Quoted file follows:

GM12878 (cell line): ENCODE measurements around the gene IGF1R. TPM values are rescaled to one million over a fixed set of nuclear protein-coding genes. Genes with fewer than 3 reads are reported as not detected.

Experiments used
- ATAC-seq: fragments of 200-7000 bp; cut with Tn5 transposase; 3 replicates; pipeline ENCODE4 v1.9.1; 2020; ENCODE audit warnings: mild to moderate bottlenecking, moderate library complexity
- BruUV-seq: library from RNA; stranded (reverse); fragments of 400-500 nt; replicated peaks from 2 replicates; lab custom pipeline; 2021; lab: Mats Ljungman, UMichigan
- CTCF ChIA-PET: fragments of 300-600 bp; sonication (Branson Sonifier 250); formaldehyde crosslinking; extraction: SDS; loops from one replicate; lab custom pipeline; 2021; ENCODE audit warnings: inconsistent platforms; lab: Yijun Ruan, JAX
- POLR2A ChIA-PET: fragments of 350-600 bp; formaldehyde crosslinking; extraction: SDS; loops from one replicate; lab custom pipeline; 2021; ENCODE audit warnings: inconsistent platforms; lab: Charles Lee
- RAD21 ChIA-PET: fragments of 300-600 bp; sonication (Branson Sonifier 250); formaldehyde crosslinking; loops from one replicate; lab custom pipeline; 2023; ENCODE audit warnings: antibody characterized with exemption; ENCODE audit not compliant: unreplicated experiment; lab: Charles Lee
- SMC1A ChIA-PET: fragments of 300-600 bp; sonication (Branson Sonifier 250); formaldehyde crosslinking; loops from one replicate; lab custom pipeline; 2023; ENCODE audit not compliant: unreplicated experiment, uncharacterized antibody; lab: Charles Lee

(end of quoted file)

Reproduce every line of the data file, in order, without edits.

GM12878 (cell line): ENCODE measurements around the gene IGF1R. TPM values are rescaled to one million over a fixed set of nuclear protein-coding genes. Genes with fewer than 3 reads are reported as not detected.

Experiments used
- ATAC-seq: fragments of 200-7000 bp; cut with Tn5 transposase; 3 replicates; pipeline ENCODE4 v1.9.1; 2020; ENCODE audit warnings: mild to moderate bottlenecking, moderate library complexity
- BruUV-seq: library from RNA; stranded (reverse); fragments of 400-500 nt; replicated peaks from 2 replicates; lab custom pipeline; 2021; lab: Mats Ljungman, UMichigan
- CTCF ChIA-PET: fragments of 300-600 bp; sonication (Branson Sonifier 250); formaldehyde crosslinking; extraction: SDS; loops from one replicate; lab custom pipeline; 2021; ENCODE audit warnings: inconsistent platforms; lab: Yijun Ruan, JAX
- POLR2A ChIA-PET: fragments of 350-600 bp; formaldehyde crosslinking; extraction: SDS; loops from one replicate; lab custom pipeline; 2021; ENCODE audit warnings: inconsistent platforms; lab: Charles Lee
- RAD21 ChIA-PET: fragments of 300-600 bp; sonication (Branson Sonifier 250); formaldehyde crosslinking; loops from one replicate; lab custom pipeline; 2023; ENCODE audit warnings: antibody characterized with exemption; ENCODE audit not compliant: unreplicated experiment; lab: Charles Lee
- SMC1A ChIA-PET: fragments of 300-600 bp; sonication (Branson Sonifier 250); formaldehyde crosslinking; loops from one replicate; lab custom pipeline; 2023; ENCODE audit not compliant: unreplicated experiment, uncharacterized antibody; lab: Charles Lee